(Widstsoe. “The Worth of Souls.” The Utah Genealogical and Historical Magazine 1934, 25: 189–190.)
“This work, unselfishly given in behalf of those on the other side, comes nearer to the unparalleled vicarious work of the Savior than any other of which I know. The great and important work of teaching the gospel of Christ to the people of the world is incomplete, at best, if it does not also provide for that teaching to those in another sphere and making available to them those gospel ordinances required of all if they are to move forward on the way to eternal life.”
(Gordon B. Hinckley. Ensign Nov. 1985, 60.)
“With the announcement just made of the construction of seven new temples, there begins the most intensive period of temple building in the history of the Church. The building of these temples must be accompanied by a strong emphasis on genealogical research on the part of all members of the Church.” (Spencer W. Kimball. “No Unhallowed Hand Can Stop the Work.” Ensign May 1980, 4.)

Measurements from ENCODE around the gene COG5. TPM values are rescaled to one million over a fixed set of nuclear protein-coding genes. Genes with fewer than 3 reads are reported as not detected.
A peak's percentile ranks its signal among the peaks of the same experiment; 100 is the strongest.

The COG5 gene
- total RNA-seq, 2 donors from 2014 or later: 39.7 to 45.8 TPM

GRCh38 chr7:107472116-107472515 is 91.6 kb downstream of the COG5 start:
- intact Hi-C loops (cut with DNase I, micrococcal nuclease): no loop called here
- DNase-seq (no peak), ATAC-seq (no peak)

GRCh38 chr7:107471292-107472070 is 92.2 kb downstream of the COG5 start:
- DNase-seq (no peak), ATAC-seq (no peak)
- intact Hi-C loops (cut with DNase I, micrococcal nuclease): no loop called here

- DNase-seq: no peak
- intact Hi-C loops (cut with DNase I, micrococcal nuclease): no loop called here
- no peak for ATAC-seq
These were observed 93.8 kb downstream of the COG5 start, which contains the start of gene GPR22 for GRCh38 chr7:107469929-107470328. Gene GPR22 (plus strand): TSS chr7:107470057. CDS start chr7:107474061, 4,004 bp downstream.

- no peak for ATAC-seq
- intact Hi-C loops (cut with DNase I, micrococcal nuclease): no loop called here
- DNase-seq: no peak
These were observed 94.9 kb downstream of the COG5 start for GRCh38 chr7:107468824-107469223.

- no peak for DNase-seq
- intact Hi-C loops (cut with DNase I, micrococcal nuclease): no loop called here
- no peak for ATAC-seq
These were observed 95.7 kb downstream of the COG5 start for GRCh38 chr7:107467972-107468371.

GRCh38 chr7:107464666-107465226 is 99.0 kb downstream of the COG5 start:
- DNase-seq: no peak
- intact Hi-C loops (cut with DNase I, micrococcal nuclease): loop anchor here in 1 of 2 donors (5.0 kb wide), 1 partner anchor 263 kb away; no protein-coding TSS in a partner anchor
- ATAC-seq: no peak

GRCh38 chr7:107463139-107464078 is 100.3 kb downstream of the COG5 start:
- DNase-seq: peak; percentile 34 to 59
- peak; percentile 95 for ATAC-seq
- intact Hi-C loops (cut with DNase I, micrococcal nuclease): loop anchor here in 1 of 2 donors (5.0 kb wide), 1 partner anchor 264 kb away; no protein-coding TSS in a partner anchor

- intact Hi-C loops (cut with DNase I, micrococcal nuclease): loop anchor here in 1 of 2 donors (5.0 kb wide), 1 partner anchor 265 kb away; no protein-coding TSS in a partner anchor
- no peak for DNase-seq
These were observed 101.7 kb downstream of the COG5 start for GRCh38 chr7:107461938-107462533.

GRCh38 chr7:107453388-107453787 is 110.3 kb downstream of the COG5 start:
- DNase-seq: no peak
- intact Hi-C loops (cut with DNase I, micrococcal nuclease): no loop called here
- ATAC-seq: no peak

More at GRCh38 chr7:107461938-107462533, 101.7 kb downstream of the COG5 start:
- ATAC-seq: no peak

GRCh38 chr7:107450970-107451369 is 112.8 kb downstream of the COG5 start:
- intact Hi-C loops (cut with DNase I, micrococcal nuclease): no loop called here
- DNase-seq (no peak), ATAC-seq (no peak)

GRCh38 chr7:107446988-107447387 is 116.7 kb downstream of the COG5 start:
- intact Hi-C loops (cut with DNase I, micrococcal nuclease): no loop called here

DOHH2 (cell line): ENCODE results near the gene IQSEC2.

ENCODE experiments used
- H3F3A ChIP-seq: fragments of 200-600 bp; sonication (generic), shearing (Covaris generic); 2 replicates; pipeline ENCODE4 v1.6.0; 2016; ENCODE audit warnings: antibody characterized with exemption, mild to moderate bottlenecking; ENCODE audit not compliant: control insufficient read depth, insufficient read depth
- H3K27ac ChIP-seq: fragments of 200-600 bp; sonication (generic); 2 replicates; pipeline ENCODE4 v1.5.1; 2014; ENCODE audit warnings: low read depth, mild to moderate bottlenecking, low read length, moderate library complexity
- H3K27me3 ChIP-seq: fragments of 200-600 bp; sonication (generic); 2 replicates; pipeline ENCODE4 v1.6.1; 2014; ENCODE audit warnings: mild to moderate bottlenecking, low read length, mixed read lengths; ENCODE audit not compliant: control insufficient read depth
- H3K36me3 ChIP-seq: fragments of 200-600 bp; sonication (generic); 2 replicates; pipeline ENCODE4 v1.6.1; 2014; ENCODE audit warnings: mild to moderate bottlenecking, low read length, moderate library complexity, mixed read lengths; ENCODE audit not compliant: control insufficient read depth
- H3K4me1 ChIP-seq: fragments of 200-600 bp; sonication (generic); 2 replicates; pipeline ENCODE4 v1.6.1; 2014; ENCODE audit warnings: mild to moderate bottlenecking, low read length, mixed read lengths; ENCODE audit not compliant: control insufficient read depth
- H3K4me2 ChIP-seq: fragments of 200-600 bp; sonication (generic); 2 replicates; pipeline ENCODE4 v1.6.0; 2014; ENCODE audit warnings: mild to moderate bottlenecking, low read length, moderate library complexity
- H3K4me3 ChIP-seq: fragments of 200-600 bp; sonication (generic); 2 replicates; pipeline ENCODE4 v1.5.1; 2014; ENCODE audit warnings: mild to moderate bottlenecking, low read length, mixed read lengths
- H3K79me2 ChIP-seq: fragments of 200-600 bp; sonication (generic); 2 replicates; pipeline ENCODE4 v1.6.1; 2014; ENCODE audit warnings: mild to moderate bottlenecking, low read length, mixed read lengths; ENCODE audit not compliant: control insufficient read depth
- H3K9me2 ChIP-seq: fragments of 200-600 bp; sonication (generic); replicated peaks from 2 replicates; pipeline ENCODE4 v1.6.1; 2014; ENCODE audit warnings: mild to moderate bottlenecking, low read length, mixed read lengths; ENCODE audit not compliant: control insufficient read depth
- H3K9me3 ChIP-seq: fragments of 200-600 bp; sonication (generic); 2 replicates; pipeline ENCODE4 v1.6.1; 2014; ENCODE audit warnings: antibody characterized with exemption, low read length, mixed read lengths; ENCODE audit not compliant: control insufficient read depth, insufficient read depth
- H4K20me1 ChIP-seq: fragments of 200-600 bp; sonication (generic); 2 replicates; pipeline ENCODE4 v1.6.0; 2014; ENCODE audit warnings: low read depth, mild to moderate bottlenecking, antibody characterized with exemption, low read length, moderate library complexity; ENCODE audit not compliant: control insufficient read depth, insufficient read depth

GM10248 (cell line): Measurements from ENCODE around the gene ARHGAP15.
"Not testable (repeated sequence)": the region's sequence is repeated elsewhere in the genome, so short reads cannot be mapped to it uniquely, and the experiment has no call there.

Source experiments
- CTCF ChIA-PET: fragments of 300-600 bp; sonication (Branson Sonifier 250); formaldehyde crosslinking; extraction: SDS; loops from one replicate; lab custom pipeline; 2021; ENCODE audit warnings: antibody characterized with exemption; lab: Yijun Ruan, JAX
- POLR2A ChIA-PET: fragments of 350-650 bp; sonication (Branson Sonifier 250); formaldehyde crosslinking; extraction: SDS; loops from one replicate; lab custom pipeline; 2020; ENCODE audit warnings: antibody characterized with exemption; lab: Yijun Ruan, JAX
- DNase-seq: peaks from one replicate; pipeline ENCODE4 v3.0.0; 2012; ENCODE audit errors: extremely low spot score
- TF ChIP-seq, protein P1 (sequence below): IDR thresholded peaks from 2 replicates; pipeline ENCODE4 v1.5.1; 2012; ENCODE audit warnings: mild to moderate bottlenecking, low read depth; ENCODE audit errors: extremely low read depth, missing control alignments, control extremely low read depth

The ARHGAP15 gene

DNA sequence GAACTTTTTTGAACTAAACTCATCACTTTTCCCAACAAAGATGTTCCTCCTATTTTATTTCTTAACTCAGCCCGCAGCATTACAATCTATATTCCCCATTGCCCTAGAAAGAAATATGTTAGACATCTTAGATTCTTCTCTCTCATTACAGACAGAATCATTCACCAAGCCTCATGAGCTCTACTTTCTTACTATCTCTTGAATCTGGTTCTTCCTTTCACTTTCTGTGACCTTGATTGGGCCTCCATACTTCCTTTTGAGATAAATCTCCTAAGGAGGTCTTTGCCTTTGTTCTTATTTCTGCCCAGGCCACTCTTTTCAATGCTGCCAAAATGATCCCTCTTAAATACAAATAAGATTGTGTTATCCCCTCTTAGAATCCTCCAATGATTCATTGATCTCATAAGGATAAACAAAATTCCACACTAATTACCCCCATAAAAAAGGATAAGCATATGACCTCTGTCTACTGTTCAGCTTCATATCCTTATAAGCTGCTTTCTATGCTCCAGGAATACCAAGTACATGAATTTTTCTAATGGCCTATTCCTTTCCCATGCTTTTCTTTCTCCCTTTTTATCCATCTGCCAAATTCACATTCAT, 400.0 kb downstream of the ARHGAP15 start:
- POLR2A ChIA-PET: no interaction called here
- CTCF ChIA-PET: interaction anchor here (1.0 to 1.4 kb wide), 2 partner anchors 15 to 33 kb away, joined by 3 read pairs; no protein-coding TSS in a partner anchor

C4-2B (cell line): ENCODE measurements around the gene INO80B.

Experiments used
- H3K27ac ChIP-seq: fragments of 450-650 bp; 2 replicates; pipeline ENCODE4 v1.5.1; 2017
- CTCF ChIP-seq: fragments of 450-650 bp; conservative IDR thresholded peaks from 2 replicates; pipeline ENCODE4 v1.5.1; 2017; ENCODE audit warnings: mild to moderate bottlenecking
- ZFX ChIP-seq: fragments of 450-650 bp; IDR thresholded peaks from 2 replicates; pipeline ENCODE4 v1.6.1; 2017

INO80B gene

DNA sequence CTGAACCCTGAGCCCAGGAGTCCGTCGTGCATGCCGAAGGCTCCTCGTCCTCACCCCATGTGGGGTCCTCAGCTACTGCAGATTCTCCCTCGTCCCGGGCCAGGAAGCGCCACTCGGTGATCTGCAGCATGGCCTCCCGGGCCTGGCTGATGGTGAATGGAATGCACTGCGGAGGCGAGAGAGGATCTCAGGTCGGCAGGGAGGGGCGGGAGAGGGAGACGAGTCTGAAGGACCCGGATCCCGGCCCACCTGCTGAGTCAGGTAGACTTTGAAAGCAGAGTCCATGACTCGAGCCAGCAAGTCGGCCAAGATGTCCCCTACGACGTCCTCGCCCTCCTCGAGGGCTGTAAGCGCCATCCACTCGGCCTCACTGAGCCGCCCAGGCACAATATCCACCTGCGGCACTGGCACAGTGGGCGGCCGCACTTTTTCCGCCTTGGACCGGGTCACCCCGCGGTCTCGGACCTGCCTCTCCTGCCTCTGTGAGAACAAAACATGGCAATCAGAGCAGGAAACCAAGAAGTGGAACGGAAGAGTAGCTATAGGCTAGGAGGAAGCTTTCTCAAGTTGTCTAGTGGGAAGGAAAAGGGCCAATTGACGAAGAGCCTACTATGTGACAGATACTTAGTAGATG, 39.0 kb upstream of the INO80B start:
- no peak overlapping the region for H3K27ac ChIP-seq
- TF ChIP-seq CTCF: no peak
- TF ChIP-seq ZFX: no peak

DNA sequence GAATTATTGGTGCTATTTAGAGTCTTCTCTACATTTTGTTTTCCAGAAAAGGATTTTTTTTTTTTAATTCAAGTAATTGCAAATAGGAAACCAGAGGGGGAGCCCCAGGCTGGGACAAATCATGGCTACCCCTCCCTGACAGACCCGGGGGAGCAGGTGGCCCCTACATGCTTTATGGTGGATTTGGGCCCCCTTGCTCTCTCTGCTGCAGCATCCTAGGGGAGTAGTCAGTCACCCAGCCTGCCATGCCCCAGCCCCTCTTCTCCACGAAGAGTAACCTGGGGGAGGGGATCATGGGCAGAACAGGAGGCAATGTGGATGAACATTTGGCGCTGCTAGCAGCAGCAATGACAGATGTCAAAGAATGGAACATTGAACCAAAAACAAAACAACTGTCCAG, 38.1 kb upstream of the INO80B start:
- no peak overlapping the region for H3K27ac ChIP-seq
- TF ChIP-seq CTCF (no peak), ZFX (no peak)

“We have great works to perform on this earth, and I suppose the whole program of the Church could be put in one of three categories: missionary work, temple work, and keeping Church members active and faithful. It is hard to overemphasize the value and importance of any one of these activities. Our great and growing missionary program among mortals is the most extensive it has ever been in this dispensation as we preach, teach, and baptize tens of thousands of our fellowmen. However, missionary work is not limited to proclaiming the gospel to every nation, kindred, tongue, and people now living on the earth. Missionary work is also continuing beyond the veil among the millions and even billions of the children of our Heavenly Father who have died either without hearing the gospel or without accepting it while they lived on the earth. Our great part in this aspect of missionary work is to perform on this earth the ordinances required for those who accept the gospel over there. The spirit world is full of spirits who are anxiously awaiting the performance of these earthly ordinances for them. I hope to see us dissolve the artificial boundary line we so often place between missionary work and temple and genealogical work, because it is the same great redemptive work! … Recently I have felt impressed to share some thoughts about the work for the dead because I feel the same urgency for it that I do about missionary work, since they are basically one and the same.” (Spencer W. Kimball. “The Things of Eternity—Stand We in Jeopardy?” Ensign Jan. 1977.)